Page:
(1) Proper socialization - The key word here is “proper” socialization. Introducing a dog to other dogs, people, environments and the world at large is crucial to improve their coping skills. Dogs who are stressed by their inability to handle what or who are around them only have a few choices on how to react. And, sadly, one of those is aggression. Never force your dog to interact with someone or some thing they find frightening. This is called flooding and is a very dangerous tool to use during training, which can cause serious fall out behaviors. Make socialization fun and a positive experience.
(2) Dogs that are ill are more likely to show aggression - Ear infections, arthritis, tooth inflammation and more can cause your dog’s ability to cope with his environment to lessen. Injured or sick dogs are also more likely to feel threatened and more likely to react with force and aggression. Make sure your dog is healthy and feeling good to avoid aggression caused by illness. Make a yearly visit to your vet and if you notice illness, see your vet immediately.
(3) Know your breed - Recognize that certain breeds are less tolerant of children, chase and nip at fast moving objects, require extensive exercise and training or do not like to be held or picked up. Ideally, you should know your breed before you pick a dog for your family. However, even if your family already has chosen your dog, designing training and exercise programs around your dog’s breed traits can help prevent aggression. Mixed breeds should be watched for their natural tendencies and their training and exercise should also be reflective of their personal needs.
(4) Obedience work - A well trained dog is a safer dog. A dog that responds to commands such as Sit, Leave It and Off is safer to the community at large and able to work as a team with their owners. Dogs who have no leash manners or basic obedience skills are more likely to suffer with issues regarding self control and body language and react inappropriately to stress. Investing time in your dog through training can pay off in huge rewards. Dogs can start formal training as young as 8 weeks, so do not delay.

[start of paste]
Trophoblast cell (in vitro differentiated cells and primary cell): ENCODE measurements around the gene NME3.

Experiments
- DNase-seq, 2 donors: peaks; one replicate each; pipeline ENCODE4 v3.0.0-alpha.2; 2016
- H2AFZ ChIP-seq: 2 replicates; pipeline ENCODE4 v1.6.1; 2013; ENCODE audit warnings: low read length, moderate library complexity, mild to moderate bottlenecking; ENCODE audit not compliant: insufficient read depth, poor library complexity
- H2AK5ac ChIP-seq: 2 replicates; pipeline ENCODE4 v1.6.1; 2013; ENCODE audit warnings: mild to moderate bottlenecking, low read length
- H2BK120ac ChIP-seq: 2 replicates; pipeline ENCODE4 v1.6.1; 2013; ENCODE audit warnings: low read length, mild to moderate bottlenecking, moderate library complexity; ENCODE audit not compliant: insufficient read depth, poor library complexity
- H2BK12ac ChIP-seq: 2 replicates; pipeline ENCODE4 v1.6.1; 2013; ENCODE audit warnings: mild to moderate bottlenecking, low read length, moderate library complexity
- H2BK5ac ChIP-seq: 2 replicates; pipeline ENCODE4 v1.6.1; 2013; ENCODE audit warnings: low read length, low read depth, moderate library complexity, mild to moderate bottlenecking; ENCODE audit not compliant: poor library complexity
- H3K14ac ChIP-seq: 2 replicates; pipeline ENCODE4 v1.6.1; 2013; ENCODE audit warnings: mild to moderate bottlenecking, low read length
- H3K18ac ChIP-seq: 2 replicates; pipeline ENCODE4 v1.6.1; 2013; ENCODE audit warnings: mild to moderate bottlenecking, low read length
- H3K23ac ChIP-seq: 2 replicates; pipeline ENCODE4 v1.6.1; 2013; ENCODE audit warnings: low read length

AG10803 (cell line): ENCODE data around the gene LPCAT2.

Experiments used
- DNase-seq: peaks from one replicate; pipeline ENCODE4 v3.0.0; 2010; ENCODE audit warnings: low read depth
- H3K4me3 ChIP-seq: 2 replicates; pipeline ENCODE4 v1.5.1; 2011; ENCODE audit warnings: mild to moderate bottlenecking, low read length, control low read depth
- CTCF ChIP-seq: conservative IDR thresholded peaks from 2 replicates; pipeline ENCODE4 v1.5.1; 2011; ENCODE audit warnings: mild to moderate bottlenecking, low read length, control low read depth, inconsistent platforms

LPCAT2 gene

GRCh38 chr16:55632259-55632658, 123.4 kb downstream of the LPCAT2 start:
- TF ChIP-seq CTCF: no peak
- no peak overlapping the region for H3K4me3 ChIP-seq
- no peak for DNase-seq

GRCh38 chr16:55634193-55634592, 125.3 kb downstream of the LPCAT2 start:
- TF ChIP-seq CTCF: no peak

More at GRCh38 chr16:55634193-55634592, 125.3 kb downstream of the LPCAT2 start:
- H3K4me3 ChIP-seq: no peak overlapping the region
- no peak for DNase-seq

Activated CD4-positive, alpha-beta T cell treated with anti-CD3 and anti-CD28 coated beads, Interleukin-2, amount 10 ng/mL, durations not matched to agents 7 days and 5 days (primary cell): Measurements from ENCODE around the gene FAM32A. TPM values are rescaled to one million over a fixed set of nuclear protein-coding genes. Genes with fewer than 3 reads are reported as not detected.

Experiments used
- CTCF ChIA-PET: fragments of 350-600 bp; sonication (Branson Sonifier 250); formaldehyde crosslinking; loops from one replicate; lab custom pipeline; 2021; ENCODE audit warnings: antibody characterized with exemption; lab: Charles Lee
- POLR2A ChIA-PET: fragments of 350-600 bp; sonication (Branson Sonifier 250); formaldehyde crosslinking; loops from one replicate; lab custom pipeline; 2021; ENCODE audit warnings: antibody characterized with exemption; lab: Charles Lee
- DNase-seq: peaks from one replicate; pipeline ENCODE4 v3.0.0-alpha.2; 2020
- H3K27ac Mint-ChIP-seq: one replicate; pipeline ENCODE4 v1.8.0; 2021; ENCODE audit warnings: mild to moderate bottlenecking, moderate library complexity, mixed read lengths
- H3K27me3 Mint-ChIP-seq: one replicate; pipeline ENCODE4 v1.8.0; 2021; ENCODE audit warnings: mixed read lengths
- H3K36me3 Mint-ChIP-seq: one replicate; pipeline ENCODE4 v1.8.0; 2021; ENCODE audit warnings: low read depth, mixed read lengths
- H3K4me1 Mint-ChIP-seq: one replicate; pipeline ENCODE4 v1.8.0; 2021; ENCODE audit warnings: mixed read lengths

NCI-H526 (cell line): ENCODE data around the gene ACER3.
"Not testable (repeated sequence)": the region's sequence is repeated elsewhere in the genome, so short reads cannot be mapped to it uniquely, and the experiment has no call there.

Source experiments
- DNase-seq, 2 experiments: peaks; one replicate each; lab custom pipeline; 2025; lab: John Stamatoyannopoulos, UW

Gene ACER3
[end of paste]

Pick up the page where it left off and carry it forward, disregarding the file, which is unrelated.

(5) Games we play - Avoid tugging with your dog and never teach your children to play tug with a dog. Rough games, such as wrestling, should be avoided, as should any games where your dog is allowed or encouraged to act on aggression or predatory actions. Any game that teaches your dog to place their teeth on humans should be off limits. Playing fetch, agility or hide and seek teach your dog skills such as self-control, appropriate human play and proper problem solving skills.
(6) Proper exercise - A tired dog is a good dog. Properly exercising your dog prevents many types of aggression, that are a result of bored dogs creating their own games/exercise. Fence/window aggression, for example, is not an issue for dogs receiving proper mental and physical exercise as the dogs have no need to run fence lines or run from window to window in the home, barking. Exercising a dog both physically and mentally can be achieved with fetch and stuffed Kongs, for example.
(7) Address behavioral issues - As a responsible dog owner, you are obligated to address any and all behavioral issues your dog may be dealing with for both the safety of your family and the community at large. Behavior issues are a symptom of what your dog is struggling with internally and helping ease your dog’s stressors will help prevent him from showing outward aggression. Set an appointment with your veterinarian or local trainer if you notice concerning behaviors.